similar  authority  and  influences.  Another
genre could be textbooks, where two distinct
entities  are  addressed  at  the  same  time:
student  consumers  and  professionals.
However,  writers  speak  principally  to
students and only indirectly to colleagues as
material  evaluators  (Bondi,  1999;  Hyland,
2002). A third type can be the undergraduate
final  year  project  report  with  a  clear
audience  and  a  relatively  unambiguous
writer-reader  relationship.  Hyland  (2002)
considers  this  genre  as  high  stakes  as  it  is
open  to  rigorous  assessment  for  an  entire
course,  and  students  have  to  demonstrate
degrees  of  intellectual  knowledge  of  the
A  fourth  type  of  written  genre,  established
as  a  social  genre,  is  the  letter,  where
audience  can  range  from  a  friend  and  a
beloved  partner  to  high  governmental
authorities  or  even  still  higher  in  rank,
demanding more formal styles. While letters
may  be  considered  to  be  cliché-type  in
English,  L2  writers  with  diverse  cultural
background  may  perform  variously  under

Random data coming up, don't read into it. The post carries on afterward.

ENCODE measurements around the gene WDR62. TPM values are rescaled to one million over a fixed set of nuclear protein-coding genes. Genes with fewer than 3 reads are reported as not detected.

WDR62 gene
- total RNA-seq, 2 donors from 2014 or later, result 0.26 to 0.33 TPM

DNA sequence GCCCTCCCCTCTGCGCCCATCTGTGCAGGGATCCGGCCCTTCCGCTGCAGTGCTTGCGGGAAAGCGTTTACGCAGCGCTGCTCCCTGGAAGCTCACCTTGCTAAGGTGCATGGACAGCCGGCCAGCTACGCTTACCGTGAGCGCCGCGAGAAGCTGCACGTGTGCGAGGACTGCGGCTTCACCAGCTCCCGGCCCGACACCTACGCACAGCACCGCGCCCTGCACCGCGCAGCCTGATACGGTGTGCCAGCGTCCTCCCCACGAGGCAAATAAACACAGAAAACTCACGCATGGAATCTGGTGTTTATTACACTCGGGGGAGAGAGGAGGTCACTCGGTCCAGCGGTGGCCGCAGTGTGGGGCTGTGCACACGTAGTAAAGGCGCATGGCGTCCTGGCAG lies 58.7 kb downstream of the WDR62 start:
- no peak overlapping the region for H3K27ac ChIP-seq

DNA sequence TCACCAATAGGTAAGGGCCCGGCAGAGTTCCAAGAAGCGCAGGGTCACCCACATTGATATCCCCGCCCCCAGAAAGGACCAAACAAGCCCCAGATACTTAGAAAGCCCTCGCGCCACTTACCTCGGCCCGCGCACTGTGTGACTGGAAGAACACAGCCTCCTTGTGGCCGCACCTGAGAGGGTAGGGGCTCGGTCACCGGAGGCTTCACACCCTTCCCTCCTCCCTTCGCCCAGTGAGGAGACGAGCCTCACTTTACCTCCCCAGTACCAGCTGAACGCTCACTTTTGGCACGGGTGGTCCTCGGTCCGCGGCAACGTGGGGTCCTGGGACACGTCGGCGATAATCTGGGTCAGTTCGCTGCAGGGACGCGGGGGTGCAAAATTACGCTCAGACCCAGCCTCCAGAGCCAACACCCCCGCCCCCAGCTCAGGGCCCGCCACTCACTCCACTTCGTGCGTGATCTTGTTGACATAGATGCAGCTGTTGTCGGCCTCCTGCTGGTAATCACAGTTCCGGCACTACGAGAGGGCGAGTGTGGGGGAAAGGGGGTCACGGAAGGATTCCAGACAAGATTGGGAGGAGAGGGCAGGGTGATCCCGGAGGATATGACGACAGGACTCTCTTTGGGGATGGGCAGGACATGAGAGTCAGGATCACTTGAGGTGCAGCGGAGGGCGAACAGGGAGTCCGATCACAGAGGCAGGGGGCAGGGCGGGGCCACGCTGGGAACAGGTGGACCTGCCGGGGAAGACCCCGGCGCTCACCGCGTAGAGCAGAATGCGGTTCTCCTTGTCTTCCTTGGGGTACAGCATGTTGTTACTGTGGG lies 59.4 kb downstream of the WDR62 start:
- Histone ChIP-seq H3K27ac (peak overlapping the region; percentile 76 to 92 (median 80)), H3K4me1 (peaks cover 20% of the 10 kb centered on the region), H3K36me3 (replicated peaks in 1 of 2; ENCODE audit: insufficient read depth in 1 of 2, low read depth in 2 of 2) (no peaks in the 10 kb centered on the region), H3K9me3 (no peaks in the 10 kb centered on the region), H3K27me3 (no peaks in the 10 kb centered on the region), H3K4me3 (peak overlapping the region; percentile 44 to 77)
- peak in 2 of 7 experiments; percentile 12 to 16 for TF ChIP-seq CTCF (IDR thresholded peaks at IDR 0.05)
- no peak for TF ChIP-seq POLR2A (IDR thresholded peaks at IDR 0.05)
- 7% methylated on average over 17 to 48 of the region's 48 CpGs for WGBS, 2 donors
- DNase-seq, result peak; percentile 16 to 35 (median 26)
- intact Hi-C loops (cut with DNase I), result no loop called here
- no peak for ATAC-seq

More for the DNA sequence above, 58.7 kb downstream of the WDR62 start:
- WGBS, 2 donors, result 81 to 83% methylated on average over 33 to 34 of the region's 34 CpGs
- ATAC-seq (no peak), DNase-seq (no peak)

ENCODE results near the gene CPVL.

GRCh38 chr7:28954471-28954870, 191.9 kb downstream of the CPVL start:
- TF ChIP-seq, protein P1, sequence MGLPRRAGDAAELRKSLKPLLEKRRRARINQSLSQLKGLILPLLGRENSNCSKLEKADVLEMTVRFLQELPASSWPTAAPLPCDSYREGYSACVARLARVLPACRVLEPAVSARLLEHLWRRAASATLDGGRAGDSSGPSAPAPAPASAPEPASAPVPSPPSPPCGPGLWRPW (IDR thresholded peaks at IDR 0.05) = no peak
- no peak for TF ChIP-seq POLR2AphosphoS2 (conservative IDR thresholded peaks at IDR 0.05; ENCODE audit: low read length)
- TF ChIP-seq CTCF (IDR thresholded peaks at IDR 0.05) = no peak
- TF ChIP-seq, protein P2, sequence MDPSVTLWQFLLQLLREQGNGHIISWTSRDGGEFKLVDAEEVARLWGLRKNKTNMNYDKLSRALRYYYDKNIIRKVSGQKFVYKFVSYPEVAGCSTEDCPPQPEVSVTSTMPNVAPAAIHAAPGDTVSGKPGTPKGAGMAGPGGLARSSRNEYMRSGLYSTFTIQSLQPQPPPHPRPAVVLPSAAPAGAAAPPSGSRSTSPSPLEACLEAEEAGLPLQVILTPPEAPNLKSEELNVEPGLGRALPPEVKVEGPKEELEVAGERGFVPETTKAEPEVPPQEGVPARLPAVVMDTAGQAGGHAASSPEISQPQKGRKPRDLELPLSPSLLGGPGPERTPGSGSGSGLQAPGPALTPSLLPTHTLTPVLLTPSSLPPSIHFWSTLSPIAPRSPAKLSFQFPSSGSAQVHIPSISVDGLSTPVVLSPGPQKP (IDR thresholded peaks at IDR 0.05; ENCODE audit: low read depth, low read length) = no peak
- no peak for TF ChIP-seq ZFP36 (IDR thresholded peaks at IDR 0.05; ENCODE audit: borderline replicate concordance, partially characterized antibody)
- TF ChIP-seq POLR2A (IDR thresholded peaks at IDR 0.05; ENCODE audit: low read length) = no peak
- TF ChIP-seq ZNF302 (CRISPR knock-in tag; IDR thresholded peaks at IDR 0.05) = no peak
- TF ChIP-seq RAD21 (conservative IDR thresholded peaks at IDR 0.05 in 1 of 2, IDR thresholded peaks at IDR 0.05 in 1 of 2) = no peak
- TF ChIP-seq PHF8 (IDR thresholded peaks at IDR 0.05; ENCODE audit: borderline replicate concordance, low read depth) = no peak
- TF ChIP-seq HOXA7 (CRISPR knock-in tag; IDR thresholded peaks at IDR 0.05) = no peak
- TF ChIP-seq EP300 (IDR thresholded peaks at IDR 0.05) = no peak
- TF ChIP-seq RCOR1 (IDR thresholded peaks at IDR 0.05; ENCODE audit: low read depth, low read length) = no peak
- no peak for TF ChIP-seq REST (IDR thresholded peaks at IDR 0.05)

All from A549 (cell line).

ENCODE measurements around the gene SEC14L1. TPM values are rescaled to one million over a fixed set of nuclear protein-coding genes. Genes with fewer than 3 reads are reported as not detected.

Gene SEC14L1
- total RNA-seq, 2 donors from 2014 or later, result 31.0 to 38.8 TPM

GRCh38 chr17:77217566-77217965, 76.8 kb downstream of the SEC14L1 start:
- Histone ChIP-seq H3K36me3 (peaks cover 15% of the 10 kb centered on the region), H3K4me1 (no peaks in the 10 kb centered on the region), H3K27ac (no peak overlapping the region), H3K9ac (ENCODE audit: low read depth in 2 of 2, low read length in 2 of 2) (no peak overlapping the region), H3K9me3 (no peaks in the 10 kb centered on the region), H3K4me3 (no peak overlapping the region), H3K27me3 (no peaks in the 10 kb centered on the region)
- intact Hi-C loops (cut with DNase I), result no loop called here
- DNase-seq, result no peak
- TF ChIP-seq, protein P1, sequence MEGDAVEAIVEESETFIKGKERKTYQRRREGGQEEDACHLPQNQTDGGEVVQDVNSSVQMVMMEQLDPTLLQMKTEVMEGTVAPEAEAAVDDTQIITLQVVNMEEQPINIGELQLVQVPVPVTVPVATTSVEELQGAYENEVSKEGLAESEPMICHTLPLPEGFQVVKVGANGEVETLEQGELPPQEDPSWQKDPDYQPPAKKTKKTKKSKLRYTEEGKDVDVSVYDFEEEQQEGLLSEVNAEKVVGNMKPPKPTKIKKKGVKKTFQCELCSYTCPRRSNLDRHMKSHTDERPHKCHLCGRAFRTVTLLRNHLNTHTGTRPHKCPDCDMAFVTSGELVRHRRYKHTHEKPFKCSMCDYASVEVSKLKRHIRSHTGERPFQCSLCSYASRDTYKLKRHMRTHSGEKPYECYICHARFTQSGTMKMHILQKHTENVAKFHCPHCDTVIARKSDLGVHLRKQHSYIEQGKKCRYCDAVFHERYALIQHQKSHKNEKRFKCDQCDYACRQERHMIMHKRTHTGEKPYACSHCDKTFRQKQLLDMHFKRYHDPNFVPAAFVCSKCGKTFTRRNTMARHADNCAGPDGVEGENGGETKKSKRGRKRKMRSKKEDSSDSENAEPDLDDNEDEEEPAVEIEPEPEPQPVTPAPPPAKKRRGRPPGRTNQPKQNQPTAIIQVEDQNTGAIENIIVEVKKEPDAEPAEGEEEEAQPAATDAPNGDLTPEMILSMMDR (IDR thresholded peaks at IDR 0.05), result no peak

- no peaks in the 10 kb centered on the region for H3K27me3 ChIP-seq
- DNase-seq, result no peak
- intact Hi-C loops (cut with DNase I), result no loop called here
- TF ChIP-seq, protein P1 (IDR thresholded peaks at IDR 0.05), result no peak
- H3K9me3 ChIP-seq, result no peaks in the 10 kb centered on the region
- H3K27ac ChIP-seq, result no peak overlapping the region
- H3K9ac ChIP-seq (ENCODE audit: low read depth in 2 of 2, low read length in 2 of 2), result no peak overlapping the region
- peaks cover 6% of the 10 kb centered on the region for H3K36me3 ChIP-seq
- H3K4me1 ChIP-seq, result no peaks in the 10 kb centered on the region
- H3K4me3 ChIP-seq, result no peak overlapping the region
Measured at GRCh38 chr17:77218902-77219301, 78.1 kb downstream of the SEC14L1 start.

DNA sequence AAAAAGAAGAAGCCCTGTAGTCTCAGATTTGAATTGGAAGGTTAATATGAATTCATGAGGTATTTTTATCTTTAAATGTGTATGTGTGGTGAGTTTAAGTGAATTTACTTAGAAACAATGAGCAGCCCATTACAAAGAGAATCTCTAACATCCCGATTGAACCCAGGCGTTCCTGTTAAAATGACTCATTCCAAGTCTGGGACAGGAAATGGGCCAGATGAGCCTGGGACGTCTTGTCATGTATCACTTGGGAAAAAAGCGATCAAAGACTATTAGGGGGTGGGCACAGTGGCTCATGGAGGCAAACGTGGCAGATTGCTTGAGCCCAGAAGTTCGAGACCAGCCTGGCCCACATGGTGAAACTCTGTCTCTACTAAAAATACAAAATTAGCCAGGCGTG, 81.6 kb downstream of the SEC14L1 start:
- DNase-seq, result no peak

the  impact  of  culturally-loaded  conventions
which  affect  their  conception  of  writer-reader  relationship.  For  instance,  Vergaro
(2004)  reports  that  Italian  business  letters
indicate  a  negative  politeness  strategy  and
tend to use expressions that in a way humble
the  writer  and  put  the  reader  in  a  higher
position,  while  English  business  letters  are
more  oriented  towards  positive  politeness
through appealing to sameness from the very
Still  another  category  of  written  texts  is  the
EFL  written  tasks,  which  has  not  been
deeply  investigated.  It  may  be  conceived
that  students’  writing  (particularly  EFL
written tasks) are much less overtly dialogic
as  they  are  assumed  to  be  addressed  to
instructors  rather  than  real  readers
(Thompson,  2001).  Despite  the  widespread
agreement about the importance of audience
awareness,  there  is  no  general  agreement
about which audience student writers should
have  in  mind  when  drafting  for  an
instructional  written  task  (Gunel  et  al.,
2009). However, the importance of feedback